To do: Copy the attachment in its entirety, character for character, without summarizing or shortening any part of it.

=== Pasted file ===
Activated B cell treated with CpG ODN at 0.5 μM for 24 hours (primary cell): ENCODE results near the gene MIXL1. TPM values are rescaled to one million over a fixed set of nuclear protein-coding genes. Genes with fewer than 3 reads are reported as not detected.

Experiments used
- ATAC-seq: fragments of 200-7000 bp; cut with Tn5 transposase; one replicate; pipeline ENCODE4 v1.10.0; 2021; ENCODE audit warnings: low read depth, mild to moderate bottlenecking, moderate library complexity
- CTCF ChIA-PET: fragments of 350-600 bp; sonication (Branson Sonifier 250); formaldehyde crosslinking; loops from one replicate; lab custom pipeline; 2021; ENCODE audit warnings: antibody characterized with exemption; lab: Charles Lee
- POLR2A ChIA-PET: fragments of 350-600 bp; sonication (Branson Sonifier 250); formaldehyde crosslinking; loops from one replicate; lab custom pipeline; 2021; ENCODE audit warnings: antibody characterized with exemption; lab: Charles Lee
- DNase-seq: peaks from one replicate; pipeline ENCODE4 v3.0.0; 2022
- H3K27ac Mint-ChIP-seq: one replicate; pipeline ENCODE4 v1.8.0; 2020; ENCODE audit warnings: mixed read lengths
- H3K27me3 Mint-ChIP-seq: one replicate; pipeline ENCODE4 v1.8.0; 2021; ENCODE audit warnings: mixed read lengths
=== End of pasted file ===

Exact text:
Activated B cell treated with CpG ODN at 0.5 μM for 24 hours (primary cell): ENCODE results near the gene MIXL1. TPM values are rescaled to one million over a fixed set of nuclear protein-coding genes. Genes with fewer than 3 reads are reported as not detected.

Experiments used
- ATAC-seq: fragments of 200-7000 bp; cut with Tn5 transposase; one replicate; pipeline ENCODE4 v1.10.0; 2021; ENCODE audit warnings: low read depth, mild to moderate bottlenecking, moderate library complexity
- CTCF ChIA-PET: fragments of 350-600 bp; sonication (Branson Sonifier 250); formaldehyde crosslinking; loops from one replicate; lab custom pipeline; 2021; ENCODE audit warnings: antibody characterized with exemption; lab: Charles Lee
- POLR2A ChIA-PET: fragments of 350-600 bp; sonication (Branson Sonifier 250); formaldehyde crosslinking; loops from one replicate; lab custom pipeline; 2021; ENCODE audit warnings: antibody characterized with exemption; lab: Charles Lee
- DNase-seq: peaks from one replicate; pipeline ENCODE4 v3.0.0; 2022
- H3K27ac Mint-ChIP-seq: one replicate; pipeline ENCODE4 v1.8.0; 2020; ENCODE audit warnings: mixed read lengths
- H3K27me3 Mint-ChIP-seq: one replicate; pipeline ENCODE4 v1.8.0; 2021; ENCODE audit warnings: mixed read lengths